Monday, February 21, 2011

Presidents' Day

A couple of years ago, after a national election, the Sunday morning pastoral prayer at my church included mention of our newly elected national and local leaders. One young member stood up immediately, walked out of the sanctuary, and confronted the pastor afterward: asking how he could violate church and state by praying for the President. 

I think perhaps this individual missed the point. As Christians, isn't it our duty to pray for our communities and our leaders?  Isn't prayer part of discernment about the paths we choose to take?  Personally, I am uncomfortable with the idea of churches controlling governments (directly or indirectly) but am quite comfortable with churches lobbying for funding addressing issues they find important (e.g. poverty, hunger, AIDS, etc.)

It's one thing for a church to tell parishioners how to vote.  It's quite another to pray for our country and its leaders.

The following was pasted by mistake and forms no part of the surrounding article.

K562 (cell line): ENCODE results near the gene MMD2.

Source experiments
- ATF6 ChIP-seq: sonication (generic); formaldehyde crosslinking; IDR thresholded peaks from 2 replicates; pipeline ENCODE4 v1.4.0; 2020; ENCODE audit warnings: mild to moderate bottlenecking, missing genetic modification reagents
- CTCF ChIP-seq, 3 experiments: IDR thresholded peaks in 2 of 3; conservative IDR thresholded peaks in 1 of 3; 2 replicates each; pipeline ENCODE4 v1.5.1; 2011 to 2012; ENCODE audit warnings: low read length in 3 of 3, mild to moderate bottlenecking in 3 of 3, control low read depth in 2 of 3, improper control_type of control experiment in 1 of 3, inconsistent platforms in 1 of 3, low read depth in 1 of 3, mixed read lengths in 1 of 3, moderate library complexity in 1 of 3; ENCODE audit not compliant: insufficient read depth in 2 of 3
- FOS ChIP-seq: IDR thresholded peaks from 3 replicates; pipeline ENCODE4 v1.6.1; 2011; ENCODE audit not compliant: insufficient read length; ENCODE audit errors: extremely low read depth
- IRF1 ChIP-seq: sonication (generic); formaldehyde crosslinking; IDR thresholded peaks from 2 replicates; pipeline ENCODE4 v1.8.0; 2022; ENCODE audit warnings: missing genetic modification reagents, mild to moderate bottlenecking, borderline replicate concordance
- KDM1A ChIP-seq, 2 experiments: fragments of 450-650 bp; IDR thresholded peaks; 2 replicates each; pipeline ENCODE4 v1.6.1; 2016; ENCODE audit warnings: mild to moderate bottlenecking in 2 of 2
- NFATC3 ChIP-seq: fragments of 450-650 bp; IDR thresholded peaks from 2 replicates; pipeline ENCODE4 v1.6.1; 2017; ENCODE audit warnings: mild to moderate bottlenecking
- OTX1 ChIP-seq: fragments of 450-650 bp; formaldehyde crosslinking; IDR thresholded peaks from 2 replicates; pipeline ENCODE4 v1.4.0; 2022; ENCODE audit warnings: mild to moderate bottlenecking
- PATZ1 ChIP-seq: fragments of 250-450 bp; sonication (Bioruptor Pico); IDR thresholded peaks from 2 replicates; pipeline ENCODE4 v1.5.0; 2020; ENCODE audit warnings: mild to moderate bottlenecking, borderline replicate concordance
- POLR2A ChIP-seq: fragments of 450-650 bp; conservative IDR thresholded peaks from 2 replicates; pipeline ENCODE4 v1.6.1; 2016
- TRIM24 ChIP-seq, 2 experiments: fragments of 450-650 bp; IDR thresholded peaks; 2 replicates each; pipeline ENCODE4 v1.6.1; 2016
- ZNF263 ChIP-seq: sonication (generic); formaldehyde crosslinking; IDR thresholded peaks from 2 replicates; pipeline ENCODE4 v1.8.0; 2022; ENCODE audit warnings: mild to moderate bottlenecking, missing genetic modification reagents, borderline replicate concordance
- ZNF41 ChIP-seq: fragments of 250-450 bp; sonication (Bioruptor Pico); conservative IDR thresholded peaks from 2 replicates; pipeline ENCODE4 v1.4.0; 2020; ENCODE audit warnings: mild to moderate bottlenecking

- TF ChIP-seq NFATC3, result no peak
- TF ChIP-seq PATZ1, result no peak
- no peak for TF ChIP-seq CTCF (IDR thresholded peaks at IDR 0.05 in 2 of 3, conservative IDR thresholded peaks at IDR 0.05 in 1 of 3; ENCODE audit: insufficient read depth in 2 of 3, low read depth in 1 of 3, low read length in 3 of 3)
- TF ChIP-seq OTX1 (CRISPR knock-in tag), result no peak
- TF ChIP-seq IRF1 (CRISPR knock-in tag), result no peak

A few thoughts about Church and State:
U.S. Constitution .net (Jefferson's Wall of Separation Letter and the The Establishment Clause of the First Amendment)
And, of course, there's always Wikipedia (Separation of church and state and Separation of church and state in the United States)


John Edward Harris said...

This was part of the Prayers of the People last Sunday. I use a similar petition every Sunday. It is based on the Prayers of the People in the Book of Common Worship.

Lord of Love,
lead all nations in the way of justice and goodwill.
Direct those who govern,
Especially President Obama, Governor Cuomo, and Mayor Bloomberg,
that they may rule fairly, maintain order,
uphold those in need, and defend oppressed people;
that this world may claim your rule and know true peace.

Sarahlynn said...

Love that.